Magick Without Tears

Magick Without Tears, a series of letters, was the last book written by English occultist Aleister Crowley (1875–1947), although it was not published until after his death. It was written in 1943 and published in 1954 with a foreword by its editor, Karl Germer.

Cover of Magick Without Tears by Aleister Crowley


The book consists of 80 letters to various students of magick. Originally to be titled Aleister Explains Everything, the letters offer his insights into both magick and Thelema—Crowley's religious and ethical system—with a clarity and wit often absent in his earlier writings. The individual topics are widely varied, addressing the orders O.T.O. and A∴A∴, Qabalah, Thelemic morality, Yoga, astrology, various magical techniques, religion, death, spiritual visions, the Holy Guardian Angel, and other issues such as marriage, property, certainty, and meanness. The book is considered by many as evidence that Crowley remained lucid and mentally capable at the end of his life, despite his addiction to heroin (prescribed for his chronic emphysema). Perhaps Crowley's most notable contribution to the occult studies, defining magick for the 20th century, is found in the first chapter of this book, "[Magick]is the Science and Art of causing Change to occur in conformity with Will." (Chapter 1: "What is Magick?") [1]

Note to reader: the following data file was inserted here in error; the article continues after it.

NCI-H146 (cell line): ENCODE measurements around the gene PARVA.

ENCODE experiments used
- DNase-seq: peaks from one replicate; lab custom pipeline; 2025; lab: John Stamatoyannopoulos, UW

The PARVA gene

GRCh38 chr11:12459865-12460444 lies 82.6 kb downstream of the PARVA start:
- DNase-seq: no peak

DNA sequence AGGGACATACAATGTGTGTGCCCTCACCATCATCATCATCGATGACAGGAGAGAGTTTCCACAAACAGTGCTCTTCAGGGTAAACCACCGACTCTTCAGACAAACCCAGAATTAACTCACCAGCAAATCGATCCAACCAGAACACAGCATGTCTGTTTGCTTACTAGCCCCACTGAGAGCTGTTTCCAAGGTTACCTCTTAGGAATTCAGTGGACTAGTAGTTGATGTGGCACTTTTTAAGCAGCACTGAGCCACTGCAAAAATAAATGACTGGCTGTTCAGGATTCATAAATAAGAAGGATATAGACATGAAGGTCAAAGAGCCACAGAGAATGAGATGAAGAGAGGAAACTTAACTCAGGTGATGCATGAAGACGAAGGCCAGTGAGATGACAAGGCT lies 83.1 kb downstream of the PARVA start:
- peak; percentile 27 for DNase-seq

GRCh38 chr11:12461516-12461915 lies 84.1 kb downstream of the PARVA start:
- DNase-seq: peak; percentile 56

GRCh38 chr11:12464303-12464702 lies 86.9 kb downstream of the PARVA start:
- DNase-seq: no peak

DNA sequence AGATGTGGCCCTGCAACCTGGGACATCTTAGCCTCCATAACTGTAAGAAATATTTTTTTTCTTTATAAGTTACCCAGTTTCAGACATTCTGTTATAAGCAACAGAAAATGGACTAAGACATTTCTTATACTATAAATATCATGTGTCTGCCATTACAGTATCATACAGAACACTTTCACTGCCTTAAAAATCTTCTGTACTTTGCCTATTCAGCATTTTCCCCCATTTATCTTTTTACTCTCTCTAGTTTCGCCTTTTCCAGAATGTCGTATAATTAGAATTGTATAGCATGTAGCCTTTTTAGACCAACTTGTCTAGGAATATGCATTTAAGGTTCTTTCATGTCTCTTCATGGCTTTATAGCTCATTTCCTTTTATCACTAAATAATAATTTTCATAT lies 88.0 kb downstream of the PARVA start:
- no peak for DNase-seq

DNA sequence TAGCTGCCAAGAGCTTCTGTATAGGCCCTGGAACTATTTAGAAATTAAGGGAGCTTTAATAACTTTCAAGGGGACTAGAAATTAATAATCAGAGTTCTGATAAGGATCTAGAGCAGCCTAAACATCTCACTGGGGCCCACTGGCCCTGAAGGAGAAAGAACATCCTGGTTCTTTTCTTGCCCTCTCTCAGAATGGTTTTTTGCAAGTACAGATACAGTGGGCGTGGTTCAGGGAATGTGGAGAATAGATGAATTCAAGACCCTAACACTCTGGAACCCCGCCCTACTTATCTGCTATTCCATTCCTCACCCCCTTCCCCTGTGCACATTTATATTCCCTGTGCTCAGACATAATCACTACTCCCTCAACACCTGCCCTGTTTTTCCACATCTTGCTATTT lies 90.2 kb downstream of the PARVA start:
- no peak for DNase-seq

• The title is after the 1936 play French Without Tears by Terence Rattigan
  • The work is alluded to by the band Klaxons in their 2006 single "Magick"
  • Robert Anton Wilson's Audio series, consisting of a collection of interviews on topics such as language and consciousness, entitled Robert Anton Wilson Explains Everything (or, Old Bob exposes his Ignorance) may have been a reference to the title of Crowley's work.
  • The title is alluded to in Daryl Hall's album Sacred Songs


  • Thelema Publications, First edition, 1954, with a foreword by its editor, Karl Germer
  • Llewellyn, 1973 (first edition by Regardie-Falcon Press reprinted this exactly except for new afterword by the publisher)
  • New Falcon Publications, April 1, 1991, introduced and edited by Israel Regardie ISBN 1-56184-018-1
  • Falcon Press, 1982. ISBN 0-941404-17-X

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